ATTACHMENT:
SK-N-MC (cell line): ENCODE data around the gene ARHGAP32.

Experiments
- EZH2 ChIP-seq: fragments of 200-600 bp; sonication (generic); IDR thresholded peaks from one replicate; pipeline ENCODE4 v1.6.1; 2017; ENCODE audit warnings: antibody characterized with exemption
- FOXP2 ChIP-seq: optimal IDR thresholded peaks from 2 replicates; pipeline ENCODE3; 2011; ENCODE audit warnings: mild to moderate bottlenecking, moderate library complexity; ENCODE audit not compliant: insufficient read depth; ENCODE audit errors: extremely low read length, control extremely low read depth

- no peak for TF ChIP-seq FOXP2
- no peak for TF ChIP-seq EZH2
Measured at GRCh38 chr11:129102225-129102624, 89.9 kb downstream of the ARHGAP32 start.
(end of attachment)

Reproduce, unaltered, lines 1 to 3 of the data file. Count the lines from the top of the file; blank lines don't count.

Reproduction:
SK-N-MC (cell line): ENCODE data around the gene ARHGAP32.

Experiments
- EZH2 ChIP-seq: fragments of 200-600 bp; sonication (generic); IDR thresholded peaks from one replicate; pipeline ENCODE4 v1.6.1; 2017; ENCODE audit warnings: antibody characterized with exemption